ESV giving back to the community through local canteens
A grants program from Energy Safe Victoria is putting the safety of local volunteers front and centre. Paul Skelton reports.
Australians are a philanthropic lot. Every Saturday in the peak of winter, hundreds of volunteers descend upon the 1,942 local AFL clubs to man the canteen for no reason bar the love of their community and an appreciation of the game (even if NRL is better).
However, a lack of funding means many of these volunteers work in less than desirable settings, surrounded by potential safety hazards.
To remedy this, in 2018 Energy Safe Victoria (ESV) partnered with AFL Victoria to launch a grants program that would lead to improvements in electrical safety in football club canteens around the State.
“Volunteers attend these facilities day after day, which is a wonderful thing to do. Volunteerism is one of the beautiful things about Victoria; we’re good at it and these people should have good, safe facilities,” says ESV head of communications and marketing Jonathan Granger.
“But it appears that the 1980s were a boom time to buy canteen equipment and a lot of it hasn’t been replaced to this day.
“These clubs do great things for the community and we want to show our appreciation for the work they do while at the same time build up their energy safety culture.”
Jonathan explains that part of ESV’s mandate is to educate the Victorian public on energy safety, which isn’t an easy thing to do.
“You can put money into advertising campaigns and place advertisements in magazines, on TV and on the radio but how do you get them face to face?
“I know that when my kids play footy, I stand outside the canteen staring into space, wishing the line was a bit shorter. That’s how we noticed there is a heck of a lot of real estate around the canteen that could be used to promote our message.”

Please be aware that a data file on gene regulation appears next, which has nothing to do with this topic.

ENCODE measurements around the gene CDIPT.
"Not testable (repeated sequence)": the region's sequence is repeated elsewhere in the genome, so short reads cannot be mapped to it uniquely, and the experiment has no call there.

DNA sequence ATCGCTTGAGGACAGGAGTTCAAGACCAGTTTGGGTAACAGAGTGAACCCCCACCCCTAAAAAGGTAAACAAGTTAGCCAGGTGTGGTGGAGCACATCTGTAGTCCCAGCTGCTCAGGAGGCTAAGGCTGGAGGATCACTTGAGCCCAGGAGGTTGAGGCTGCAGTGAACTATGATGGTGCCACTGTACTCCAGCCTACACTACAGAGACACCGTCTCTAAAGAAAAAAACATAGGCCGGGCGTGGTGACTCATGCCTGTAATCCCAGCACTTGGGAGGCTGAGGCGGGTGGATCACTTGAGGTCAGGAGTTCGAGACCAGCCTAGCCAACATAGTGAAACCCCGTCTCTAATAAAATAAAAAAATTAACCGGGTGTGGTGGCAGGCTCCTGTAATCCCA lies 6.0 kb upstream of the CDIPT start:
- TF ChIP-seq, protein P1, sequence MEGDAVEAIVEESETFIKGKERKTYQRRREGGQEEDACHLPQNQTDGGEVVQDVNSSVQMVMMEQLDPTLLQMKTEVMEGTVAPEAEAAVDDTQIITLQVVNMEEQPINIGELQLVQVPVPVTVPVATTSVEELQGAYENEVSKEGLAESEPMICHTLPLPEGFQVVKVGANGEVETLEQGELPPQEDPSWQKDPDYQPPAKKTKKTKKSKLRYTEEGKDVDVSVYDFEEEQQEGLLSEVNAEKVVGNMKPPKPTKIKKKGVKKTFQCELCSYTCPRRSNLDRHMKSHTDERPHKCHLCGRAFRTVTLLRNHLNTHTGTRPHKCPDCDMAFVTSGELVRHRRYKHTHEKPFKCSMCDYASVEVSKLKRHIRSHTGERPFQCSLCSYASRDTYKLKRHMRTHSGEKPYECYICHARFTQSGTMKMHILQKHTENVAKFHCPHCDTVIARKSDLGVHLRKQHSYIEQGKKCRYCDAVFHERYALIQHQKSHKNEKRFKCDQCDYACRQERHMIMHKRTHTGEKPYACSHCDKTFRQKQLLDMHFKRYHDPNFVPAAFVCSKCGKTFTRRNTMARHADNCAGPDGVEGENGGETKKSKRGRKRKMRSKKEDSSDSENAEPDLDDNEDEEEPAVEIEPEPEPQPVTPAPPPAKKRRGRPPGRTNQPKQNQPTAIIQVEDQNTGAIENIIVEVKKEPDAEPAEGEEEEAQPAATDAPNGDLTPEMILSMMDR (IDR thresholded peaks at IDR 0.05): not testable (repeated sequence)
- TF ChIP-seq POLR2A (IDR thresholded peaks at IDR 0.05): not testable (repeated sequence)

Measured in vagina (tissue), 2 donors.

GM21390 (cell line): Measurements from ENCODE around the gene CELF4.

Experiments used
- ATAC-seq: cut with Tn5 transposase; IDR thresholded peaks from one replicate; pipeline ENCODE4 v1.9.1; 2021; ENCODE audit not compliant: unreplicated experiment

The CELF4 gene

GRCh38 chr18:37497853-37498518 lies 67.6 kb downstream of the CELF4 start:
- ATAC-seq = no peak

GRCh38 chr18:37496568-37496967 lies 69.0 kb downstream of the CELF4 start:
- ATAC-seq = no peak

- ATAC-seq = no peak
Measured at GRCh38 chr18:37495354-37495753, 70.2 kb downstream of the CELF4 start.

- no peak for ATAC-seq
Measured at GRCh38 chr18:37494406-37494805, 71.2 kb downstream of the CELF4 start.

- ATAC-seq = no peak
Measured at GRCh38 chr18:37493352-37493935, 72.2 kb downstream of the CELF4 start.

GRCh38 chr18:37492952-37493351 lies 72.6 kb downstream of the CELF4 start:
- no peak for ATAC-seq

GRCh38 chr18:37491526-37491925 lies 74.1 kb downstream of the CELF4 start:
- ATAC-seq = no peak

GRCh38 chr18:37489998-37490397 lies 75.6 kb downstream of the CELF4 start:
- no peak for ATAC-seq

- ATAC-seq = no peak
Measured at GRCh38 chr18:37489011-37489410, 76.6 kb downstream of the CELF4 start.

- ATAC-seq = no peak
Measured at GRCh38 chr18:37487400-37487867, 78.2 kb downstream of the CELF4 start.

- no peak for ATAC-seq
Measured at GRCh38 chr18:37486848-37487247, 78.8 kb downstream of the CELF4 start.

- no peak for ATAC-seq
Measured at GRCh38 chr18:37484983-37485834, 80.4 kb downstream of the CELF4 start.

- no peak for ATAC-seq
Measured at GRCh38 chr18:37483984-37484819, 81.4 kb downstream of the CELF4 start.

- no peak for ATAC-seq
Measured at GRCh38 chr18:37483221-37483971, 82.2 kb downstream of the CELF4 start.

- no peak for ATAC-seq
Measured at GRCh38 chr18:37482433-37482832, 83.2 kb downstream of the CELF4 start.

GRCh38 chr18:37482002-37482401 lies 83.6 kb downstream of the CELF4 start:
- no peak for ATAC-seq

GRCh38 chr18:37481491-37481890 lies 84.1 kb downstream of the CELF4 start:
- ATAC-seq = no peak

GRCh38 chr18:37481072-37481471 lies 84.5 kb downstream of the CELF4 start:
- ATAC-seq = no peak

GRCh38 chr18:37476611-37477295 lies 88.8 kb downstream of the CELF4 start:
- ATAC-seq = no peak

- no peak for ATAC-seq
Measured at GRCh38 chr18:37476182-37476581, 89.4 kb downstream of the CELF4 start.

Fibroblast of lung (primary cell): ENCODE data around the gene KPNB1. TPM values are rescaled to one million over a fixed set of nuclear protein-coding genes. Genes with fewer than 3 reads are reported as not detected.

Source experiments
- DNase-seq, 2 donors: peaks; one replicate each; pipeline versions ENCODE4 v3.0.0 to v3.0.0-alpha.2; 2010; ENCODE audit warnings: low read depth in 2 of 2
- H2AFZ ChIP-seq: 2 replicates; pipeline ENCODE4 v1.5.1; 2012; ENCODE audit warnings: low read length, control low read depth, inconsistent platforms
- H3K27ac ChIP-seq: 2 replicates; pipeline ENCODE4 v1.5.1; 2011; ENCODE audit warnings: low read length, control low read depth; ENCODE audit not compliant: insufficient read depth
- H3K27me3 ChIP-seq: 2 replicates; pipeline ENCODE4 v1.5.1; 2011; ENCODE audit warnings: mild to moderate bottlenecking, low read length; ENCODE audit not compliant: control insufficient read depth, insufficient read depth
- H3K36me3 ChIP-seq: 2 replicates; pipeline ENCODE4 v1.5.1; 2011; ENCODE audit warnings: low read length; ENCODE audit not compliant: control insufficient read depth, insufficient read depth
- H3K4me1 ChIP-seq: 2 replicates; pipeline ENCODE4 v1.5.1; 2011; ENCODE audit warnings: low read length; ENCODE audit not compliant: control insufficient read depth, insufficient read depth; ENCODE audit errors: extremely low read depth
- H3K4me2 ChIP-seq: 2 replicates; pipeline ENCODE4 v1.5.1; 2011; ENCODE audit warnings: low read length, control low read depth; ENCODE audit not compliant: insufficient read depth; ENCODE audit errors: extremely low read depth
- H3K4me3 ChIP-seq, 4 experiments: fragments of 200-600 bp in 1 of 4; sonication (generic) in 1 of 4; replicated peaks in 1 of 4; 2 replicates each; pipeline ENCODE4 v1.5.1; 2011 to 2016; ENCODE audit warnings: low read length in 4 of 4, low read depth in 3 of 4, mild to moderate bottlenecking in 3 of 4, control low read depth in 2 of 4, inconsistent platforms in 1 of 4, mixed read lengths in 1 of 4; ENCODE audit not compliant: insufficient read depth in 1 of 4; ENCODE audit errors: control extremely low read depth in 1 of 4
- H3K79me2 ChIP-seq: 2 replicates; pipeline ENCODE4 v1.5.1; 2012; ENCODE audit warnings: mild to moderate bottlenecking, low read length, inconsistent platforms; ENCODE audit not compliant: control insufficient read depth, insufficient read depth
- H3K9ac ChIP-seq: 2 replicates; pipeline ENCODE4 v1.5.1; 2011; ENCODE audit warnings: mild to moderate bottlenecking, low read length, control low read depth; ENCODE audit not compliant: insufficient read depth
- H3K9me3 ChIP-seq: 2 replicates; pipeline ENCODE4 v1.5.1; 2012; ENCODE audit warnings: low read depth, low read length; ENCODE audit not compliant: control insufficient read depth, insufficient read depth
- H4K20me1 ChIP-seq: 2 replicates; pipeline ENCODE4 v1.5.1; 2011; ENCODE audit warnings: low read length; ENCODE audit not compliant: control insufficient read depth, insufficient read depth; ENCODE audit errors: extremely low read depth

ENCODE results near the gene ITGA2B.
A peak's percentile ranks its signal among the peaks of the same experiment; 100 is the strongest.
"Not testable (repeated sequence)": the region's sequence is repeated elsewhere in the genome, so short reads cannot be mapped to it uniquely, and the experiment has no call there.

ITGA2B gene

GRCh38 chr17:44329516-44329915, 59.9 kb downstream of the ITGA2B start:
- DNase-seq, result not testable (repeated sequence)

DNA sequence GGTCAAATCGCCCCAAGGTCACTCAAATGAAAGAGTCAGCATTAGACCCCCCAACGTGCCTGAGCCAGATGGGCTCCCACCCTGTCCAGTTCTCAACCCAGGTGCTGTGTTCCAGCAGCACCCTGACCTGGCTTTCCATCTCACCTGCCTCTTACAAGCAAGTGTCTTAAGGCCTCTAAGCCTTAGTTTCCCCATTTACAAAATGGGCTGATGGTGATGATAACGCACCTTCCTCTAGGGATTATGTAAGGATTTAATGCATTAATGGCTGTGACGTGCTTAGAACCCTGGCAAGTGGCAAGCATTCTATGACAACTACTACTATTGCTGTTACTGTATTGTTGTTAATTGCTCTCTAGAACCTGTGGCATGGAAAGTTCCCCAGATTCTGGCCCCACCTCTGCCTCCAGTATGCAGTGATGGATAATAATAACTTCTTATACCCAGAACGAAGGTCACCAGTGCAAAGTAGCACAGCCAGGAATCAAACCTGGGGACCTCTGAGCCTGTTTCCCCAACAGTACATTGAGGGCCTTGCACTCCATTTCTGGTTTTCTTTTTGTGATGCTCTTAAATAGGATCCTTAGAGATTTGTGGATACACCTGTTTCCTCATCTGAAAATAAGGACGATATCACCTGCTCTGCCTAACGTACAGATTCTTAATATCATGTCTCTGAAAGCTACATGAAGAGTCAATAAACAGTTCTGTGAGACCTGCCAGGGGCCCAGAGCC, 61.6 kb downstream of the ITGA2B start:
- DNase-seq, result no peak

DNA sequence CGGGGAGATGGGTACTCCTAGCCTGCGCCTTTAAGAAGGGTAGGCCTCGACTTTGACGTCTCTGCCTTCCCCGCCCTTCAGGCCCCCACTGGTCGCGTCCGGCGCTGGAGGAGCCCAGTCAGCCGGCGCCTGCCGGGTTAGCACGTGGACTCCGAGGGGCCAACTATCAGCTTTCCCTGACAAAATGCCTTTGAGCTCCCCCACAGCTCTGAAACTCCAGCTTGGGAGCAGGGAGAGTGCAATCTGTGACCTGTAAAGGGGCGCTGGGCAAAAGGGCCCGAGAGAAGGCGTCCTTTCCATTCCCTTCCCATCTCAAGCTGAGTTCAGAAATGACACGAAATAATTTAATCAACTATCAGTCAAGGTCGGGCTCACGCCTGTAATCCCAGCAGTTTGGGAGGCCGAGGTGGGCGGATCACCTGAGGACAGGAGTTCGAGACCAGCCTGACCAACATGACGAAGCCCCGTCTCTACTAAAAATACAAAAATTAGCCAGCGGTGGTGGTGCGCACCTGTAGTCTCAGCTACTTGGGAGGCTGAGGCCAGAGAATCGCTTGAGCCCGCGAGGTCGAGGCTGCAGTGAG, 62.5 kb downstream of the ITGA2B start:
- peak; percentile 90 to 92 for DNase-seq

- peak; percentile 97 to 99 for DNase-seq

For some years now ESV has sponsored AFL Victoria, which Jonathan says has worked “very well”.
“It was because of this existing relationship that we decided to launch this grants program.
“In return, we get to place signage with safety messages in front of more people.
“Hundreds and hundreds of people line up at the canteen even in small clubs, every weekend. We’re getting all those people staring at our safety messages.”
Now in the second year of a three-year run, the grants program has already awarded $50,000 to needy clubs in dire need of repairs.
“So far we’ve awarded grants to more than 60 clubs around Victoria. Not every club takes the full $1,000; some only take a couple hundred dollars, which means we can help even more clubs.
“This year we helped 30 clubs from 109 applications across the State.”
Jonathan says electricians would really not be impressed if they walked into some of the clubs that have sought assistance.
One club, he says, featured an oven that was held closed by a wooden spoon. Another one sported a bain-marie that was purchased secondhand in the ‘80s.
“There’s one in the northern suburbs where there are no seals on the fridge at all and the fridge door is hanging on by one hinge,” he says.
The criteria in place for clubs to be awarded the grant is quite strict, Jonathan says.
“We won’t accept anything that’s bought on eBay or Gumtree or anything like that. It has to be a new product.
“Clubs have to submit the cost of the new product. If it ticks all the boxes, we then have our own technical people look over it.”
Successful clubs must also support other sports, like netball or activities that appeal to both men and women, or people with special needs.
“You can always put your logo on a shirt or a ball or something like that, but at the end of the day we need people to read exactly what we want them to do and what better way to do that than when they’re standing in a canteen line without much else to do, except to try and brush off the child who is whinging to get another hotdog?”